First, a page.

The art of forgetting.

They told me I would start noticing again.


Slowly but surely, the colors would fade from the image of him in my mind and return to the world around me, each hue fading from his cheeks and eyes and his favorite maroon shirt. And one day, I’d wake up and the colors would be all around me again–the blues of his faded jeans returned to the sky, the brown of his eyes reappearing in the trees and dirt.


Some days it’s his handwriting or his smile, crystal clear in my mind. Other days it slips from my memory to be replaced by his hands, strong and steady, the gentle squeeze of his around mine.


Some days my heart aches with the missing of it, not wanting any touch but his. And the trouble is, the only cure for wanting what you no longer have is to have it again.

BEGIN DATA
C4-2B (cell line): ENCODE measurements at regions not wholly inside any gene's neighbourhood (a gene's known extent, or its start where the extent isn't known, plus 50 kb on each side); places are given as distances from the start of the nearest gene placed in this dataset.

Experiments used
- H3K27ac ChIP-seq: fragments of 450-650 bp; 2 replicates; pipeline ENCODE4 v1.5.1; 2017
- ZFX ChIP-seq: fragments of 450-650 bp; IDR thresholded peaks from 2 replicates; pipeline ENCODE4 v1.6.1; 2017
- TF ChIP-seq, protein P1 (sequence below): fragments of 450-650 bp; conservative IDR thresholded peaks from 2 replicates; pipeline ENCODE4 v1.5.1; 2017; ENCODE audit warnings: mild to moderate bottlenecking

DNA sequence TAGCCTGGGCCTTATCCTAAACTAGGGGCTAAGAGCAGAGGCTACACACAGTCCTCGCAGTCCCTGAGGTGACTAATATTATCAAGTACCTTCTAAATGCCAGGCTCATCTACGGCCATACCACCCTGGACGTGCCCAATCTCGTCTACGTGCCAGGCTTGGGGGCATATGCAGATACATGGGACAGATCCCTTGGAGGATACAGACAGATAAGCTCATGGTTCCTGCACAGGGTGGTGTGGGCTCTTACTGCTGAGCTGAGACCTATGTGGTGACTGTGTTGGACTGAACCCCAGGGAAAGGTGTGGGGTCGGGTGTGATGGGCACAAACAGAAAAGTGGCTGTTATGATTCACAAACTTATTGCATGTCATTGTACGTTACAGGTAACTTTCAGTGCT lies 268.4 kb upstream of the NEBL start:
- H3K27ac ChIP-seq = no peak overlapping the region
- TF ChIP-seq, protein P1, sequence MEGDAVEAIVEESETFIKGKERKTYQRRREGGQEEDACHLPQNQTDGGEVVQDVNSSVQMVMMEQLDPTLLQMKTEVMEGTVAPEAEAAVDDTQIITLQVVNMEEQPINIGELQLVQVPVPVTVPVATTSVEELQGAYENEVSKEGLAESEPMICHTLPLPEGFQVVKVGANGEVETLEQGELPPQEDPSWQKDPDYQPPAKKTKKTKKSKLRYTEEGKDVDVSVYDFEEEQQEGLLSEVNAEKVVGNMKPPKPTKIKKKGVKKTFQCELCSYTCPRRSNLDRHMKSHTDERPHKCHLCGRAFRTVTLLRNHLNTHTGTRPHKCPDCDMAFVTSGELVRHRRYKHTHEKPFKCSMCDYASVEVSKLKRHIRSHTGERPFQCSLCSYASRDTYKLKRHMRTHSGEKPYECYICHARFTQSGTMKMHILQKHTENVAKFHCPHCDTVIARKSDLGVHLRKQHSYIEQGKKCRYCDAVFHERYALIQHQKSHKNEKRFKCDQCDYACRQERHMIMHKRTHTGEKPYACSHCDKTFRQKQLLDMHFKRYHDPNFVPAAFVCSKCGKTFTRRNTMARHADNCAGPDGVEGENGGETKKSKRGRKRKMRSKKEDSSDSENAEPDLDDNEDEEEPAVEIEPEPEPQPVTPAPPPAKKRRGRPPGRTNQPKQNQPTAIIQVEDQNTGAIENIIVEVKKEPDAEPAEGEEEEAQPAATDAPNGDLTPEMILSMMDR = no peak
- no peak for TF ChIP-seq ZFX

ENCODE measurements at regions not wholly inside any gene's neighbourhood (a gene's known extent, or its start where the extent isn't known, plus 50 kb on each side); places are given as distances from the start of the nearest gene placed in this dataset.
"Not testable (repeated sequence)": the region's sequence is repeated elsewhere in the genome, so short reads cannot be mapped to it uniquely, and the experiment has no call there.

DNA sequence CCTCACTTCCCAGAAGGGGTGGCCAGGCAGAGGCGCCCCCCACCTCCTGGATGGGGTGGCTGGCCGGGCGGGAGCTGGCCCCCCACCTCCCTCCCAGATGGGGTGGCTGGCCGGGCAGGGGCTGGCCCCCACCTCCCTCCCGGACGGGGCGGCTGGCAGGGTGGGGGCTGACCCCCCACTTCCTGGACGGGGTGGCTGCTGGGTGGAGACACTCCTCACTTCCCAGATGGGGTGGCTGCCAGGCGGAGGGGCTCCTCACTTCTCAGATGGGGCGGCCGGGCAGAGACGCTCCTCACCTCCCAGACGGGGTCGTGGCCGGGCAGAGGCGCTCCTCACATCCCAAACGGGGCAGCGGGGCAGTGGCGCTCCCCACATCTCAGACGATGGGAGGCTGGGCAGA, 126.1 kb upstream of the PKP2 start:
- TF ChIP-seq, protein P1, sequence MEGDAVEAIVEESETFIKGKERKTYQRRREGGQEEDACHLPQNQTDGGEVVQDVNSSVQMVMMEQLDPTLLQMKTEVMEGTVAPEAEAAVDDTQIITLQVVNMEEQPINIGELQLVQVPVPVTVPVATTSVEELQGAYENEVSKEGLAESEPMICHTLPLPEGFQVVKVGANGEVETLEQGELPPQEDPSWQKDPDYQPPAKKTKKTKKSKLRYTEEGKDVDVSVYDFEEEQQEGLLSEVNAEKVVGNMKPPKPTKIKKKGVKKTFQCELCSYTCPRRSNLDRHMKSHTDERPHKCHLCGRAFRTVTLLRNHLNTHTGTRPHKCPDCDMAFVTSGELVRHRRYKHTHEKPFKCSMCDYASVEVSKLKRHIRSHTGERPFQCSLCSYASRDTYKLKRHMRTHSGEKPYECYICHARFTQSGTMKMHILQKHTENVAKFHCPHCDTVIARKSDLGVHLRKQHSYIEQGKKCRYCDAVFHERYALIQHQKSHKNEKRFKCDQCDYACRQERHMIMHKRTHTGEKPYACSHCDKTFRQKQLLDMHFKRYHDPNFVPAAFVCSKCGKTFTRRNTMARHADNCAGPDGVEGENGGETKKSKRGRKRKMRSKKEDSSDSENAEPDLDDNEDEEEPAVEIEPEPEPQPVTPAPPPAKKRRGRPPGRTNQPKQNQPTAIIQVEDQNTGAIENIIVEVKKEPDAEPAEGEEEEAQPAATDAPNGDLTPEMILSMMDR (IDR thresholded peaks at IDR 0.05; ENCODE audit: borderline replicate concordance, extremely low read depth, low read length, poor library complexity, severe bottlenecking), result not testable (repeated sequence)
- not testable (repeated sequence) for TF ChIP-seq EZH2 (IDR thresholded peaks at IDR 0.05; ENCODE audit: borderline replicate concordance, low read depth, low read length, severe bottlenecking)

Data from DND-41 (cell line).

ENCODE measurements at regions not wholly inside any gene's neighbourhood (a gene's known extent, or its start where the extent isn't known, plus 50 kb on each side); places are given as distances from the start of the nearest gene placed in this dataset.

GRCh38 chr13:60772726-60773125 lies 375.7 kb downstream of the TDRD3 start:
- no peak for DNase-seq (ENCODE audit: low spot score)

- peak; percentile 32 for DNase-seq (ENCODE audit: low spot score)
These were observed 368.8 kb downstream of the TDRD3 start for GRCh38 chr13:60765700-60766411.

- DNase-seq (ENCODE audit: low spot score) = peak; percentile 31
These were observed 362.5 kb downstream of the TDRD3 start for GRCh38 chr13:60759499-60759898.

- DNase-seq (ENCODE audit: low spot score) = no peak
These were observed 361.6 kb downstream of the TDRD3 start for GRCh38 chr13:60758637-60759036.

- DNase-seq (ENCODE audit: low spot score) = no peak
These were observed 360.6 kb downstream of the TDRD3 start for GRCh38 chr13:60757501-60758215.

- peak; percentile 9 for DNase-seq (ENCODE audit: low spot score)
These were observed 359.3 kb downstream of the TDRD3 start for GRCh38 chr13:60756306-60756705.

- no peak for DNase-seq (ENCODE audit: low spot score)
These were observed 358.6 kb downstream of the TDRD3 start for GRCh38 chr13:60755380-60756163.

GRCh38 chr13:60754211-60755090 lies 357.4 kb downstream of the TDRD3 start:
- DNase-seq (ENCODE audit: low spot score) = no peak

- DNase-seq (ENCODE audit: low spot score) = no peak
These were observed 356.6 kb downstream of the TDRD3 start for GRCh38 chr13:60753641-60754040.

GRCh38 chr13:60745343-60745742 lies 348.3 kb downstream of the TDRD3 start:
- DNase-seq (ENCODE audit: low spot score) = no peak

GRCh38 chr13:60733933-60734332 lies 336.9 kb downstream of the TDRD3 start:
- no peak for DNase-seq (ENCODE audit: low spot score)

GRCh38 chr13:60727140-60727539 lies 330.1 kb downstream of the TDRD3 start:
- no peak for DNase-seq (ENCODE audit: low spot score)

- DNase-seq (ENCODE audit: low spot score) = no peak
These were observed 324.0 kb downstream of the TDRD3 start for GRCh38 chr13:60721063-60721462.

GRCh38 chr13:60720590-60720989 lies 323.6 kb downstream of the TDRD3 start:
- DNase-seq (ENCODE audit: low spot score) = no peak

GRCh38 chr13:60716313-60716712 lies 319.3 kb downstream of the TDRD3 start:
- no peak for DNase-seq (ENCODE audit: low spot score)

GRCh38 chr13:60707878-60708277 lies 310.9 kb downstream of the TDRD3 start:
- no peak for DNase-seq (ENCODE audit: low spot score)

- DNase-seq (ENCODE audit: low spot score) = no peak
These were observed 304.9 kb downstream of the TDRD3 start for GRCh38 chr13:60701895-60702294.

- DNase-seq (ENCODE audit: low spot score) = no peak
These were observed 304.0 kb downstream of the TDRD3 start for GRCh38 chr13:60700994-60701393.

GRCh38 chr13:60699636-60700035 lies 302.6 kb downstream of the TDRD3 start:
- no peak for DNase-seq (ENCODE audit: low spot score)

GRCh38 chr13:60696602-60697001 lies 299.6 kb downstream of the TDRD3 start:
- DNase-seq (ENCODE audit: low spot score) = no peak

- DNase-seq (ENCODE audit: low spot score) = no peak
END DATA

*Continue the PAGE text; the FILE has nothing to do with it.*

But that is not an option this time. So I press on.


Maybe someday, they said, patting me on the shoulder or squeezing my hand. It could still happen someday. And I desperately wanted to believe them. If they think so, it must be true, right?

But the more time that passes, the redder the bricks become as the colors fade from my memory. And maybe this healing, this forgetting, is an art all its own. Maybe it is a good practice, to learn how to heal. It is a good thing to lose the little details about him, a good thing to pack my bags and say goodbye to my dream. And maybe the fact that my skin is forgetting the feeling of his touch isn’t betrayal, but a part of me knowing that I must be kind to my heart. A part of me knows that I can’t leave it on the street corner. I can fight the forgetting as much as I want, but the only person I’m hurting is me.


And whether I like it or not, I will still forget.


So I open my eyes and look out the window, watching the gray sky fill with the softest and most hopeful of blues.


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